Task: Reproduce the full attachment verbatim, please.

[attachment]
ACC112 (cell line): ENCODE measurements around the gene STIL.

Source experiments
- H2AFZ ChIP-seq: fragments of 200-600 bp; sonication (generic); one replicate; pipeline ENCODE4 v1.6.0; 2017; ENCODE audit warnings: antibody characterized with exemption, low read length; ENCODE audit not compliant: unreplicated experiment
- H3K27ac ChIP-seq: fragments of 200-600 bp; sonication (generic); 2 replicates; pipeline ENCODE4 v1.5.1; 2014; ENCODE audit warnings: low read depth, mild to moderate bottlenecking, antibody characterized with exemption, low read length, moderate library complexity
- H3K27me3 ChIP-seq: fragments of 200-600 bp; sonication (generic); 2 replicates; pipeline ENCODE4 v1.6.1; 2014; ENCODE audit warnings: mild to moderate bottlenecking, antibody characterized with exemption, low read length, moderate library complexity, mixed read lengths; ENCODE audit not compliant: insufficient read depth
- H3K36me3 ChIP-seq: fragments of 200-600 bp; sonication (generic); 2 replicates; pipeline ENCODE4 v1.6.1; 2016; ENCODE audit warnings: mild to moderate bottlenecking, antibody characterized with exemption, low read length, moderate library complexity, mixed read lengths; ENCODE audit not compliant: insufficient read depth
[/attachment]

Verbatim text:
ACC112 (cell line): ENCODE measurements around the gene STIL.

Source experiments
- H2AFZ ChIP-seq: fragments of 200-600 bp; sonication (generic); one replicate; pipeline ENCODE4 v1.6.0; 2017; ENCODE audit warnings: antibody characterized with exemption, low read length; ENCODE audit not compliant: unreplicated experiment
- H3K27ac ChIP-seq: fragments of 200-600 bp; sonication (generic); 2 replicates; pipeline ENCODE4 v1.5.1; 2014; ENCODE audit warnings: low read depth, mild to moderate bottlenecking, antibody characterized with exemption, low read length, moderate library complexity
- H3K27me3 ChIP-seq: fragments of 200-600 bp; sonication (generic); 2 replicates; pipeline ENCODE4 v1.6.1; 2014; ENCODE audit warnings: mild to moderate bottlenecking, antibody characterized with exemption, low read length, moderate library complexity, mixed read lengths; ENCODE audit not compliant: insufficient read depth
- H3K36me3 ChIP-seq: fragments of 200-600 bp; sonication (generic); 2 replicates; pipeline ENCODE4 v1.6.1; 2016; ENCODE audit warnings: mild to moderate bottlenecking, antibody characterized with exemption, low read length, moderate library complexity, mixed read lengths; ENCODE audit not compliant: insufficient read depth